The second violins are intentionally tuned down one semitone to create perpetually unresolved dissonance and then played arrhythmically, so it feels like a personality conflict among the orchestra that never concludes with the satisfaction of an actual fistfight.
Neuwirth celebrates those as “androgynous sounds, where you don’t even know anymore who is playing.” Neverminding that assumes sounds ordinarily have genders, it is a curious goal to prevent the audience from comprehending what they are hearing. The conductor, Matthias Pintscher, defends the score as an “ardent search for the inside life of sound,” which is a nonsensical thing to say about a pre-arranged musical score.
The costumes are just as disjointed as the music because Neuwirth “wanted costumes that deconstructed and reconstructed tradition in clothing.” Dresses are covered in disconnected or contradictory lines. Headpieces defy functionality. Some colors are rich a complimentary while others clash. I guess you could call that a “deconstruction,” especially if you have deconstructed that word itself.
The backdrop displays projected verbiage that looks to be typed as the scenes progress. The language does not always square with the story. At one point, the narrator reads it aloud: “children were often sexually assaulted during the Victorian era. At that time, the patriarchal family was still idealized.” Because, bear in mind, behind this opera, men in dominant family roles rape their children. Really. But maybe it’s a compliment. Hard to know if Neuwirth is sticking with the traditional concept of “sexual assault” or a deconstructed one.
Between each set change, a spinning dreidel is projected onto the curtain, which, having nothing to do with the story, suggests Neuwirth has a narcissistic need to inject herself into the story.
But most disappointing of all is the banal libretto. A character vows to rewrite women’s history. A character denounces the patriarchy. A character cribs lyrics from a Lady Gaga song. The declamations of the modern world and the Donald Trump era (his distorted likeness and voice appear at some point) grow tired before ending with what Barone calls “a cringe-worthy litany of liberal causes.” I suspect liberals would especially find it cringeworthy. Even pandering and overly simplified. The “causes” are just declarations that are never realized. Nothing ever happens. In a culminating moment, Orlando’s gender-fluid child tells her, “just be who you are!” See what I mean? It looks like the opera equivalent of a 4-Chan prank on critics.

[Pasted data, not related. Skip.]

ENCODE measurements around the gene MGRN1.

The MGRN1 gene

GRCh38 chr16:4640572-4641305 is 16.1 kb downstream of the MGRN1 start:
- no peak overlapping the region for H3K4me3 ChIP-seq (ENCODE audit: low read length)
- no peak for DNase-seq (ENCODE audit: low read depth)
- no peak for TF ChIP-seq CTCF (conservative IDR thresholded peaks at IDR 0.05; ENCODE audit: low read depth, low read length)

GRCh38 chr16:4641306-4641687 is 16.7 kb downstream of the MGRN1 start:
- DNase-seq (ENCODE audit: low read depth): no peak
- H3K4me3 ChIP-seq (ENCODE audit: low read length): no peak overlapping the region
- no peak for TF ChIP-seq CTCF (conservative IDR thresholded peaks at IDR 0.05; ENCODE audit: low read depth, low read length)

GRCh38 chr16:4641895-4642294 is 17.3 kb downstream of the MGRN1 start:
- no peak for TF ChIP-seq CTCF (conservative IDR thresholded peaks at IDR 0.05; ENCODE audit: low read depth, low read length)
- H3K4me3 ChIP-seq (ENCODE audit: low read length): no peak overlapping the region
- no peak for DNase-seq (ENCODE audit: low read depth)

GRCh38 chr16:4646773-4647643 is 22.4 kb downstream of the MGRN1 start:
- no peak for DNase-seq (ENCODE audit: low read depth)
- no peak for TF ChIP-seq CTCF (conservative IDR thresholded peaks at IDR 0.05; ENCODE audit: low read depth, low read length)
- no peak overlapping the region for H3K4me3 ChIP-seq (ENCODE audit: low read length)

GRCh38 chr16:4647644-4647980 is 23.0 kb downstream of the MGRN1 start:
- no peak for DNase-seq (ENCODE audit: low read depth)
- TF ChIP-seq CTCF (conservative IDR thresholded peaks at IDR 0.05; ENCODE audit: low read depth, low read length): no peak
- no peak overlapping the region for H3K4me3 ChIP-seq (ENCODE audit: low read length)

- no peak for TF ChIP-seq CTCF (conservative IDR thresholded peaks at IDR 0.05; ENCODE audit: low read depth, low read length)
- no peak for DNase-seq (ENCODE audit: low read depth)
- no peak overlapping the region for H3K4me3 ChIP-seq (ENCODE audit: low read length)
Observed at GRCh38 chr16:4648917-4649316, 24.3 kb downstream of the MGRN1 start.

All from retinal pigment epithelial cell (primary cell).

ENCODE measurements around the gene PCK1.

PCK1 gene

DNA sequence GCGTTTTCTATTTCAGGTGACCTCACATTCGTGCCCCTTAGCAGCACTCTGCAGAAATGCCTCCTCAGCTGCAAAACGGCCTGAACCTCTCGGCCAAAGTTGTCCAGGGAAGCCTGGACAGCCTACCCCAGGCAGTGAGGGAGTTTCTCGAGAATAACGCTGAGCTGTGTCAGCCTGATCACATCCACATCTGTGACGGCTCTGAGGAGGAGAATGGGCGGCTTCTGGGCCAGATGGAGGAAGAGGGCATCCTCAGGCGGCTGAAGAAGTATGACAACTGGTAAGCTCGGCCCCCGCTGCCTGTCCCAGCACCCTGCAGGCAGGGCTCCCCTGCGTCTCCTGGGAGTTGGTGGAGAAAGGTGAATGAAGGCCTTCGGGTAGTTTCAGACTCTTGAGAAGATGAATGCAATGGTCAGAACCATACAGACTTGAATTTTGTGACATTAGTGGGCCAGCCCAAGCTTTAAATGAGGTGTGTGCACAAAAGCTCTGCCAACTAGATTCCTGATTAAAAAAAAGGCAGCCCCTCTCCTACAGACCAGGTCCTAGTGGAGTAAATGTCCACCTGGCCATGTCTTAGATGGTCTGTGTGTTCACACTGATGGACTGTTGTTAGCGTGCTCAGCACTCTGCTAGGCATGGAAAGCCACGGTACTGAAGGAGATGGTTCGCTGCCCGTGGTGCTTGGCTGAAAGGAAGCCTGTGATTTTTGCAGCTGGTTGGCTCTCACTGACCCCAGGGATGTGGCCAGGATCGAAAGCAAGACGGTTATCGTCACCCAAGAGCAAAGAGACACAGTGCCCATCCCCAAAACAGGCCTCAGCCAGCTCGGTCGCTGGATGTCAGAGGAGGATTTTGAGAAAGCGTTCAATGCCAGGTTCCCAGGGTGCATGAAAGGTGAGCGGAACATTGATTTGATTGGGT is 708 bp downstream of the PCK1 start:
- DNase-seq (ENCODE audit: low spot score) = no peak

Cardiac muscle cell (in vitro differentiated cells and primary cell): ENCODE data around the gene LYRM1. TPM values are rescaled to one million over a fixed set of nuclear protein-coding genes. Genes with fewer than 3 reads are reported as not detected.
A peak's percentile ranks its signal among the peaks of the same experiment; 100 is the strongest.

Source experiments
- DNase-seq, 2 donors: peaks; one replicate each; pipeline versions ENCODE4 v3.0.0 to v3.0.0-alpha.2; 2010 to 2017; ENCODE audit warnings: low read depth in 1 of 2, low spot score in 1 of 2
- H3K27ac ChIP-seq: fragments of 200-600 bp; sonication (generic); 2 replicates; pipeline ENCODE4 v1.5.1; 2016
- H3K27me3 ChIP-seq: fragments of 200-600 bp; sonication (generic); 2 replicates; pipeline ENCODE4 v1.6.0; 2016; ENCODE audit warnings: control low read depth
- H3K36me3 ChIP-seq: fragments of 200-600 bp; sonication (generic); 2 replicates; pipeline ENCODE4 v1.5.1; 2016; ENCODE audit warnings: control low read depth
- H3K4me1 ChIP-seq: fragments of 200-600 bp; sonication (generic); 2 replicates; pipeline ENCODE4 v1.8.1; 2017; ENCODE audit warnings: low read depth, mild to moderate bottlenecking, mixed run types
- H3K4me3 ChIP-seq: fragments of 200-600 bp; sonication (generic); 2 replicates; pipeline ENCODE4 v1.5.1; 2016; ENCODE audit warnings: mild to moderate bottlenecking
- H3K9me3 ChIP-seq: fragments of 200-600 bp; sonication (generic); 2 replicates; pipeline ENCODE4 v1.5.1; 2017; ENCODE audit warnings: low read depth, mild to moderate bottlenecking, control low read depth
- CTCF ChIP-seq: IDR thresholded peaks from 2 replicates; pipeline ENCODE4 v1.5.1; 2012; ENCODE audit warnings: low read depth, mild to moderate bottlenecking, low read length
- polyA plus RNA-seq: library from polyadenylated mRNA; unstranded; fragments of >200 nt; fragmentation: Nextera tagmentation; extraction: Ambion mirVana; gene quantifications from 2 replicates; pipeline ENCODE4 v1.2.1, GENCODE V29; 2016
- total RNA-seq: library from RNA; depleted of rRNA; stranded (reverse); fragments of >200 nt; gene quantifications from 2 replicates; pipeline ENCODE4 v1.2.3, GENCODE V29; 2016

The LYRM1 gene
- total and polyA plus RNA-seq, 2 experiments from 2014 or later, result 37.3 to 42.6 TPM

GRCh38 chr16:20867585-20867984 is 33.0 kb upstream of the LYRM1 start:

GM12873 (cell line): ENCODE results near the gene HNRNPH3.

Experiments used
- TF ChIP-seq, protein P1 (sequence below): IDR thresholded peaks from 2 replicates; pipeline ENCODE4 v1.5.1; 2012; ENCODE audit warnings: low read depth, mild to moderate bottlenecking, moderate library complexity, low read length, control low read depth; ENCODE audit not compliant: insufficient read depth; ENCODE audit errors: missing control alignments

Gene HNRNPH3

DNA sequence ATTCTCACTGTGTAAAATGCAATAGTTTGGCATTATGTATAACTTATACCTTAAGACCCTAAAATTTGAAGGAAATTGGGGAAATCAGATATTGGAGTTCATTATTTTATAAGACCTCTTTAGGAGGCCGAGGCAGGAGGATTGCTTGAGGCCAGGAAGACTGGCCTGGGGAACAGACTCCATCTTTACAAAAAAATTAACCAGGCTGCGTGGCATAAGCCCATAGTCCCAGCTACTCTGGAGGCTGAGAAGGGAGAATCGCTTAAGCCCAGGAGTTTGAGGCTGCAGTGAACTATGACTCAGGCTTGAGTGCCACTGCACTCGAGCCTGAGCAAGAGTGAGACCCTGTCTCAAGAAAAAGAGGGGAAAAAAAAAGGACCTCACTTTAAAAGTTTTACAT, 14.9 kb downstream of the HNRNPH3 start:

I kept a stone face as I looked around at my fellow attendees on the mittelloge balcony. One patron hung his head and pulled at his face with his hand. The gentleman next to me was a regular who gave me a tour during the intermission. I watched his right-hand dance when it caught an occasional melody before falling back to his lap, discouraged by the dissonance and frustrated rhythms. A young German man who later told my wife it was his second opera whispered loudly, “what the fuck?” Apparently, he had seen La Boheme the night before and loved it. The Vienna Opera deserves criticism for allowing these patrons to spend €570 to see a show that should have been better vetted. But nothing summarized the performance like my own children as they politely begged my wife to leave early: “it’s just so weird, Mom.” Indeed. From the mouths of babes.